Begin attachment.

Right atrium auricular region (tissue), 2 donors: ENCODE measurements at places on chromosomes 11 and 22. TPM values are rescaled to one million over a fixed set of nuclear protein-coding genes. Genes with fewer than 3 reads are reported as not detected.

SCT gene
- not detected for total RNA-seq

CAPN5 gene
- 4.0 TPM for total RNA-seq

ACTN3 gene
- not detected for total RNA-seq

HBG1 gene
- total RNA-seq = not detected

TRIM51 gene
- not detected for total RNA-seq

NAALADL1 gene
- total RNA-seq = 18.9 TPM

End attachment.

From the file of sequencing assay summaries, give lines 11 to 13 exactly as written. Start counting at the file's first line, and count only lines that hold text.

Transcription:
- not detected for total RNA-seq

NAALADL1 gene
- total RNA-seq = 18.9 TPM